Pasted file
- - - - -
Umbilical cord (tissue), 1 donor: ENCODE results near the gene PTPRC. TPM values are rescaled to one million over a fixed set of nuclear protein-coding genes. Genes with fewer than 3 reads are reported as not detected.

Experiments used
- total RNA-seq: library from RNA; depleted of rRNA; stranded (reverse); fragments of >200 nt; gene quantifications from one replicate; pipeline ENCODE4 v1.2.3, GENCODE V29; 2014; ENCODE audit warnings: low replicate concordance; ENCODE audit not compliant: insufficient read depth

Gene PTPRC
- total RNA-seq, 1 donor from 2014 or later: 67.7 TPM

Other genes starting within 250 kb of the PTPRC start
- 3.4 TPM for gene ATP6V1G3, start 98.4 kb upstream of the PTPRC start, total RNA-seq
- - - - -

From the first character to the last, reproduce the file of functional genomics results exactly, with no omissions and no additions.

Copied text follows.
Umbilical cord (tissue), 1 donor: ENCODE results near the gene PTPRC. TPM values are rescaled to one million over a fixed set of nuclear protein-coding genes. Genes with fewer than 3 reads are reported as not detected.

Experiments used
- total RNA-seq: library from RNA; depleted of rRNA; stranded (reverse); fragments of >200 nt; gene quantifications from one replicate; pipeline ENCODE4 v1.2.3, GENCODE V29; 2014; ENCODE audit warnings: low replicate concordance; ENCODE audit not compliant: insufficient read depth

Gene PTPRC
- total RNA-seq, 1 donor from 2014 or later: 67.7 TPM

Other genes starting within 250 kb of the PTPRC start
- 3.4 TPM for gene ATP6V1G3, start 98.4 kb upstream of the PTPRC start, total RNA-seq